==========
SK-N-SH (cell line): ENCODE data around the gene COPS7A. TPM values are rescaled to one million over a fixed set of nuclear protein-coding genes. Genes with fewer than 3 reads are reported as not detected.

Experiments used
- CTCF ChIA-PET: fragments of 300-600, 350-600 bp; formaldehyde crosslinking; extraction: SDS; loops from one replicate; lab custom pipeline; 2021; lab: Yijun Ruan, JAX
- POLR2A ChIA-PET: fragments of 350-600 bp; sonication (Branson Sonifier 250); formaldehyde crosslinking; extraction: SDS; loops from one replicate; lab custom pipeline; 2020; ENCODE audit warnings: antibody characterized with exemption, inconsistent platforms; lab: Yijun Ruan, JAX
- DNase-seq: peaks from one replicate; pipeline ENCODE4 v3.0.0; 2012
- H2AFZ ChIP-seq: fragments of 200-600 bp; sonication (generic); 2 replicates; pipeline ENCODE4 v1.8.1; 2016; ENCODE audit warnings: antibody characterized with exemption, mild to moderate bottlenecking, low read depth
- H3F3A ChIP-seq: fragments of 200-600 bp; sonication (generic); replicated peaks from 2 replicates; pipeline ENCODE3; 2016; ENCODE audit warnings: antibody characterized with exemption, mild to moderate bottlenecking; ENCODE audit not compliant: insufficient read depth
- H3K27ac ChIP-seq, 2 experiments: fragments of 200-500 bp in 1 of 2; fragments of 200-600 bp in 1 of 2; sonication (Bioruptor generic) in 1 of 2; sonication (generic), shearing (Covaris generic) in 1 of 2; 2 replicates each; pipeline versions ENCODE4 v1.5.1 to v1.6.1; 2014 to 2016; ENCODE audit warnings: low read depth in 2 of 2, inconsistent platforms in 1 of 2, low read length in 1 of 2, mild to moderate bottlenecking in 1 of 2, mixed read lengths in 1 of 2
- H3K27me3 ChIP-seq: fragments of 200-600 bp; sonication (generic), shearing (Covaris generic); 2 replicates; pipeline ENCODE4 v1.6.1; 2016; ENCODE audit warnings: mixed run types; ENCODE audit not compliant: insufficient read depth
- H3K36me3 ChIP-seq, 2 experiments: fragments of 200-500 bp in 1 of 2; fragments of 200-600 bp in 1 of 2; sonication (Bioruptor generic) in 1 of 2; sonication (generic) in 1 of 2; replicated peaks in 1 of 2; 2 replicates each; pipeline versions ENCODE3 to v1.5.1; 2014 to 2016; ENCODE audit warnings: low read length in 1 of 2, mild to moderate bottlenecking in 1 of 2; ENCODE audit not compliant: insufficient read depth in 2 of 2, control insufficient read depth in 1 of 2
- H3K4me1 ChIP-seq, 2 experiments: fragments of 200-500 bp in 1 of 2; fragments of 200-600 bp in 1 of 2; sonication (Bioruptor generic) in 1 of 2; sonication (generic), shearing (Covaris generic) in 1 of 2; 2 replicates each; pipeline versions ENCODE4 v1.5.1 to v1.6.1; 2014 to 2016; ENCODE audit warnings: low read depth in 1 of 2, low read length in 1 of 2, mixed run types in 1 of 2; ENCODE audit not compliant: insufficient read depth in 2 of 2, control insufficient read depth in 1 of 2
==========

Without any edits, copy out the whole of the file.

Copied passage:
SK-N-SH (cell line): ENCODE data around the gene COPS7A. TPM values are rescaled to one million over a fixed set of nuclear protein-coding genes. Genes with fewer than 3 reads are reported as not detected.

Experiments used
- CTCF ChIA-PET: fragments of 300-600, 350-600 bp; formaldehyde crosslinking; extraction: SDS; loops from one replicate; lab custom pipeline; 2021; lab: Yijun Ruan, JAX
- POLR2A ChIA-PET: fragments of 350-600 bp; sonication (Branson Sonifier 250); formaldehyde crosslinking; extraction: SDS; loops from one replicate; lab custom pipeline; 2020; ENCODE audit warnings: antibody characterized with exemption, inconsistent platforms; lab: Yijun Ruan, JAX
- DNase-seq: peaks from one replicate; pipeline ENCODE4 v3.0.0; 2012
- H2AFZ ChIP-seq: fragments of 200-600 bp; sonication (generic); 2 replicates; pipeline ENCODE4 v1.8.1; 2016; ENCODE audit warnings: antibody characterized with exemption, mild to moderate bottlenecking, low read depth
- H3F3A ChIP-seq: fragments of 200-600 bp; sonication (generic); replicated peaks from 2 replicates; pipeline ENCODE3; 2016; ENCODE audit warnings: antibody characterized with exemption, mild to moderate bottlenecking; ENCODE audit not compliant: insufficient read depth
- H3K27ac ChIP-seq, 2 experiments: fragments of 200-500 bp in 1 of 2; fragments of 200-600 bp in 1 of 2; sonication (Bioruptor generic) in 1 of 2; sonication (generic), shearing (Covaris generic) in 1 of 2; 2 replicates each; pipeline versions ENCODE4 v1.5.1 to v1.6.1; 2014 to 2016; ENCODE audit warnings: low read depth in 2 of 2, inconsistent platforms in 1 of 2, low read length in 1 of 2, mild to moderate bottlenecking in 1 of 2, mixed read lengths in 1 of 2
- H3K27me3 ChIP-seq: fragments of 200-600 bp; sonication (generic), shearing (Covaris generic); 2 replicates; pipeline ENCODE4 v1.6.1; 2016; ENCODE audit warnings: mixed run types; ENCODE audit not compliant: insufficient read depth
- H3K36me3 ChIP-seq, 2 experiments: fragments of 200-500 bp in 1 of 2; fragments of 200-600 bp in 1 of 2; sonication (Bioruptor generic) in 1 of 2; sonication (generic) in 1 of 2; replicated peaks in 1 of 2; 2 replicates each; pipeline versions ENCODE3 to v1.5.1; 2014 to 2016; ENCODE audit warnings: low read length in 1 of 2, mild to moderate bottlenecking in 1 of 2; ENCODE audit not compliant: insufficient read depth in 2 of 2, control insufficient read depth in 1 of 2
- H3K4me1 ChIP-seq, 2 experiments: fragments of 200-500 bp in 1 of 2; fragments of 200-600 bp in 1 of 2; sonication (Bioruptor generic) in 1 of 2; sonication (generic), shearing (Covaris generic) in 1 of 2; 2 replicates each; pipeline versions ENCODE4 v1.5.1 to v1.6.1; 2014 to 2016; ENCODE audit warnings: low read depth in 1 of 2, low read length in 1 of 2, mixed run types in 1 of 2; ENCODE audit not compliant: insufficient read depth in 2 of 2, control insufficient read depth in 1 of 2